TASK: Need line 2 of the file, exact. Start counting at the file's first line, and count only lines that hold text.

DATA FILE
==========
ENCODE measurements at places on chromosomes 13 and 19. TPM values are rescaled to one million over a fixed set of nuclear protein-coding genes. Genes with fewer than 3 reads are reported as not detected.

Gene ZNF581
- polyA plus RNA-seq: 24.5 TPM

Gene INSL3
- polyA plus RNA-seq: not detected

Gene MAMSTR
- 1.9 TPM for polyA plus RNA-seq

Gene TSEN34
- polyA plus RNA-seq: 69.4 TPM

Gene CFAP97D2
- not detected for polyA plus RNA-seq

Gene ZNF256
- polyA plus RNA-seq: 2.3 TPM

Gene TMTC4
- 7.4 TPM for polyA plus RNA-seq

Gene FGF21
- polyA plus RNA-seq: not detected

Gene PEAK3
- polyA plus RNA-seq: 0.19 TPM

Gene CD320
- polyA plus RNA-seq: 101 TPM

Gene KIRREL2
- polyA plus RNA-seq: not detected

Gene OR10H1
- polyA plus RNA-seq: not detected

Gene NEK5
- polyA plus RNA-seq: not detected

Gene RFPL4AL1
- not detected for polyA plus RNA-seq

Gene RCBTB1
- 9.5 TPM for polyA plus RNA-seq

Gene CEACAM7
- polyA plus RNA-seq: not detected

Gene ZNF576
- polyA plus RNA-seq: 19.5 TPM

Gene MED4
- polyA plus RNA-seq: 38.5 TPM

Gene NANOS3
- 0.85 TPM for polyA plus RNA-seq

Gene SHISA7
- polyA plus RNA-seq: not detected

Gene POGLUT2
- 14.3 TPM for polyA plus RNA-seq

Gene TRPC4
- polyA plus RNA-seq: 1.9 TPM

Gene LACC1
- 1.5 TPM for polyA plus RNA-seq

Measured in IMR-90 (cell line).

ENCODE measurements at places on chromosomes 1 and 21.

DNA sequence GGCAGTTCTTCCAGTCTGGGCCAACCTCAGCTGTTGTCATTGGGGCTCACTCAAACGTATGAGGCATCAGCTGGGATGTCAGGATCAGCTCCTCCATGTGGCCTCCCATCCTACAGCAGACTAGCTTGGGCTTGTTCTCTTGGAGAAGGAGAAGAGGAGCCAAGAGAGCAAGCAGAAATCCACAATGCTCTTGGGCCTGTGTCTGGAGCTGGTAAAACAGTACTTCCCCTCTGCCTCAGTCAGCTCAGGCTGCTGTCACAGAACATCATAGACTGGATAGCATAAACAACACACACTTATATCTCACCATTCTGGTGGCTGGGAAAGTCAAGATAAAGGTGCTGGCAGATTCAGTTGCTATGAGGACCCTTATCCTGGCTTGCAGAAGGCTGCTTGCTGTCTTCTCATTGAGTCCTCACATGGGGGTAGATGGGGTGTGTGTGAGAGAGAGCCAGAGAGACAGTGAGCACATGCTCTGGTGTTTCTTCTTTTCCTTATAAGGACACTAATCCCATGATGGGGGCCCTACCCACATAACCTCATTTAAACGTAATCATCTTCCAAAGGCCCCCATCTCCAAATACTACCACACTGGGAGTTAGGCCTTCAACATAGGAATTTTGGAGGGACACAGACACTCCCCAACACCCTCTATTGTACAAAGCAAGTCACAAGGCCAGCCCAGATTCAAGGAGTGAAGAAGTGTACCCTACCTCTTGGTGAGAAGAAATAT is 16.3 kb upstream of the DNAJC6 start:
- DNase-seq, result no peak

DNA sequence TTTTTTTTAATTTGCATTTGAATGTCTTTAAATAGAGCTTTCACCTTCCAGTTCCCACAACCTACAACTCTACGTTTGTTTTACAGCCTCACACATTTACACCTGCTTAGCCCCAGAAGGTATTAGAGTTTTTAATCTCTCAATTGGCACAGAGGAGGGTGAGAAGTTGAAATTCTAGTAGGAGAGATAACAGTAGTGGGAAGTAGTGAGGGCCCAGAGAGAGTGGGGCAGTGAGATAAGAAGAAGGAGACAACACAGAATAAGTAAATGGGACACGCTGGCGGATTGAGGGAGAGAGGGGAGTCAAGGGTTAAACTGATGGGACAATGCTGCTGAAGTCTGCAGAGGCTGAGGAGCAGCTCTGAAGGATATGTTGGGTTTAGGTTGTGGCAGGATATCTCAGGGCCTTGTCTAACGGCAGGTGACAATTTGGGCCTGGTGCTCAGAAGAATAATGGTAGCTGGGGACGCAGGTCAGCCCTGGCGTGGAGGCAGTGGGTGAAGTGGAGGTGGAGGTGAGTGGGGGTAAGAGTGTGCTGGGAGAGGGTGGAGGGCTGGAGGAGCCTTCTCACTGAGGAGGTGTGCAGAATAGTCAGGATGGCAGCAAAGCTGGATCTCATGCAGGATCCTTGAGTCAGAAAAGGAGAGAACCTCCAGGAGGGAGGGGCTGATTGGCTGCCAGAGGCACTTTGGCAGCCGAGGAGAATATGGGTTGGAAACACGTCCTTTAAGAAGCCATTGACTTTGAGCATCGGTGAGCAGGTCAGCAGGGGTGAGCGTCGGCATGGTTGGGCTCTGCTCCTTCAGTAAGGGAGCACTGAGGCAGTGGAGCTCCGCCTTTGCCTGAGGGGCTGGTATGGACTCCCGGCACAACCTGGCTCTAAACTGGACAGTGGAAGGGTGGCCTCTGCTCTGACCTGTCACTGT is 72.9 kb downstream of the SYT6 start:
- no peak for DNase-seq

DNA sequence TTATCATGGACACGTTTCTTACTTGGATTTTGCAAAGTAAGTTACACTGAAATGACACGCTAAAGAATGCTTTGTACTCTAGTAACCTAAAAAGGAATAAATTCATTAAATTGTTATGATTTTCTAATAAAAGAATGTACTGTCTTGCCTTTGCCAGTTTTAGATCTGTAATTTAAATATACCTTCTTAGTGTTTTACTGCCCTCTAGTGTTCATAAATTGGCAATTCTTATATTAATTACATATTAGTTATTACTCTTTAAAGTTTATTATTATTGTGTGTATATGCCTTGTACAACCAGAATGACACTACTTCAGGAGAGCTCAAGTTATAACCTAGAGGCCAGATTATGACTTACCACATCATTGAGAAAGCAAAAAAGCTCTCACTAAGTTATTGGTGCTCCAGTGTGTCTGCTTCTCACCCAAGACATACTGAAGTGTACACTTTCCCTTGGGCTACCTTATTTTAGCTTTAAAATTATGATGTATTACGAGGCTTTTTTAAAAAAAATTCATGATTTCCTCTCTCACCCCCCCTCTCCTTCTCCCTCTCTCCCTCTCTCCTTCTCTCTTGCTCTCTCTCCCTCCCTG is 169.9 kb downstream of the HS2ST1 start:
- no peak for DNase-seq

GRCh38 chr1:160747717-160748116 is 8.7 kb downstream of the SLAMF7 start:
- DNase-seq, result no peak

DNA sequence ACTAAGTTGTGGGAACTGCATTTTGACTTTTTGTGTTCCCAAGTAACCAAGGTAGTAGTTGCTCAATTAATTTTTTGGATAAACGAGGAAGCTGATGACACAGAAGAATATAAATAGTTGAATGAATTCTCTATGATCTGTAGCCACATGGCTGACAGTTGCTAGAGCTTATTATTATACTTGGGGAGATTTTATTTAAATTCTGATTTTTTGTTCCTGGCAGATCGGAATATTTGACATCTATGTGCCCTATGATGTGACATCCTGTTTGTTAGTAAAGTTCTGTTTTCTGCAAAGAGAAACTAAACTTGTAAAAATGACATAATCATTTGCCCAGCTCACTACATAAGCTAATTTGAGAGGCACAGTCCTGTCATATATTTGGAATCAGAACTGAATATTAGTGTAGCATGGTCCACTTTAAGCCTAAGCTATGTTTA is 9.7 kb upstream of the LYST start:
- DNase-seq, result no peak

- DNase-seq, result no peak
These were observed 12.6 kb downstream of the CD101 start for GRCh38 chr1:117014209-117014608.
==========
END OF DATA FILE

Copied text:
Gene ZNF581